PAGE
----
By Anita M. Schimizzi, Ph.D.

As with any childhood disorder, we want to know what can protect the child from long-term negative outcomes.  When it comes to ADHD, studies demonstrate all sorts of long-term problems that we would rather prevent, such as delinquency, depression, and anxiety. 

As I mentioned in a recent editorial, data from the Multimodal Treatment Study of ADHD (MTA) revealed some surprising results about long-term outcomes for children with ADHD.  Among the results include a finding that what we typically do to treat ADHD (medication and/or psychosocial treatment) does not significantly improve peer problems.  And long-term peer difficulties can lead to a host of externalizing and internalizing problems that can last into the adult years.

A recent study published in the Journal of Abnormal Child Psychology looked at two different areas of peer relationships in children with ADHD: peer rejection and friendship.  The authors predicted that children with ADHD that were rejected by peers and did not have friends would suffer poorer outcomes in adolescence.  They further predicted that having friends would help lessen the impact of peer rejection and thereby lead to better outcomes.  Their results revealed a surprising finding: friendships did not have the protective impact that they thought they would find.  Peer rejection was the big dog in negative outcomes, period.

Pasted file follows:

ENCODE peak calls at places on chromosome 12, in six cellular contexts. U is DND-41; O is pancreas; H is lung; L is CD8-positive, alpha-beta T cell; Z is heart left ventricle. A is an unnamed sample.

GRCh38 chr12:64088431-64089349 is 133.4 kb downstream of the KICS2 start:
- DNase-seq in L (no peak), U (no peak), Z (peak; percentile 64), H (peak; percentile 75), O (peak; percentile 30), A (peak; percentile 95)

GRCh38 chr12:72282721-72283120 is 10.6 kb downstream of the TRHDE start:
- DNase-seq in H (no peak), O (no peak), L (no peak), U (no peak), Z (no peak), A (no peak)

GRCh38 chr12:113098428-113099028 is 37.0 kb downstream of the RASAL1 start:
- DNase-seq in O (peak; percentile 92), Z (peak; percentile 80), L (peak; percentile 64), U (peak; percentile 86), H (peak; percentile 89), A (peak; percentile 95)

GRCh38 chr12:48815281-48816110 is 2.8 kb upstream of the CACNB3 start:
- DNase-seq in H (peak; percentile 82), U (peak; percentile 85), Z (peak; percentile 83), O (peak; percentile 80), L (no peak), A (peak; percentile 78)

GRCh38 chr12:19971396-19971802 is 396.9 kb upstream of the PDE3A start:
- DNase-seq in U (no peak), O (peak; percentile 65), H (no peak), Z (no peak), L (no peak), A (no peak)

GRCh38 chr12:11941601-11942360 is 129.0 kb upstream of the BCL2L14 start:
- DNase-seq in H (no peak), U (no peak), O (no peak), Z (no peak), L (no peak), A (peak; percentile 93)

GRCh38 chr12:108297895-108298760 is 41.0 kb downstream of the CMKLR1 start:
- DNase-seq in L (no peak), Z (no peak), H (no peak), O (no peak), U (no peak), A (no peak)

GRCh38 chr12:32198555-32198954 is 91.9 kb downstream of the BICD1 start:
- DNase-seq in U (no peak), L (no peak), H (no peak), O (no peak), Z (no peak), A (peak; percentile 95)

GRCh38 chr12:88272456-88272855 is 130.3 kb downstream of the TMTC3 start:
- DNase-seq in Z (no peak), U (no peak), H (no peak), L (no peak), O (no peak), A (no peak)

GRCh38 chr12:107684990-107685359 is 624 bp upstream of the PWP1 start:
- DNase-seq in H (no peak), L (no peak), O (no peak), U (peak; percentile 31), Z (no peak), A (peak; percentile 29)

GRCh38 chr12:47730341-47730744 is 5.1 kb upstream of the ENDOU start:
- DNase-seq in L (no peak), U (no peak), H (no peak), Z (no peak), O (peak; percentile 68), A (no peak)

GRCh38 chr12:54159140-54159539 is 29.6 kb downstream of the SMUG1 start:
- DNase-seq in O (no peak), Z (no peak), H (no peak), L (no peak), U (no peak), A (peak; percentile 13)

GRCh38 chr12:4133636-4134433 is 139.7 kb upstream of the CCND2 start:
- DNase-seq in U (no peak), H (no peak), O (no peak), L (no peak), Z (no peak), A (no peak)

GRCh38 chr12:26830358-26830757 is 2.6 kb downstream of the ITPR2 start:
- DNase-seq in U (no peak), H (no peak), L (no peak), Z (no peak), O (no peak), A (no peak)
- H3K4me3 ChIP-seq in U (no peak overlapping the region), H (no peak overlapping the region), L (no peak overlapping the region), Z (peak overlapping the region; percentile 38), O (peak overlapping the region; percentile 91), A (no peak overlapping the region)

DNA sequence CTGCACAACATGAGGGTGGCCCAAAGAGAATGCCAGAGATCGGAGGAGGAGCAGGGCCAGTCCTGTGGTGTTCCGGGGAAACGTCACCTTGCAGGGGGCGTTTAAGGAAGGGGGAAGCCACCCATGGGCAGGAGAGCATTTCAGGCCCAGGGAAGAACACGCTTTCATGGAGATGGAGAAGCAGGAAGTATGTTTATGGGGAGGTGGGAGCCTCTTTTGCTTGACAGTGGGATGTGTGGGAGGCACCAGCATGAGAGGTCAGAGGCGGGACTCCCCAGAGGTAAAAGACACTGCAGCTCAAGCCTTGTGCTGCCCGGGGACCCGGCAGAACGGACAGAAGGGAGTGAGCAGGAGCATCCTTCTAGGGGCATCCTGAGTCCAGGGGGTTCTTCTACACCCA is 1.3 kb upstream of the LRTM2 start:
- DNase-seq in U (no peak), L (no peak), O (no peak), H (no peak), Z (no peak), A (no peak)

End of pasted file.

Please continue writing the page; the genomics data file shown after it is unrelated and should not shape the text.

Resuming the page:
Mrug and colleagues used MTA data to look at peer rejection and friendship in about 300 children with ADHD that were in 1st to 4th grade and received treatment for 14 months.  They then studied follow-up data 24 months and six and eight years later.  They took a look at things like ADHD symptoms, delinquency, alcohol use, cigarette smoking, marijuana use, depression, anxiety, and global impairment (defined as impairment across emotional, behavioral, interpersonal and task-related functioning).

The findings revealed that rejected youth…

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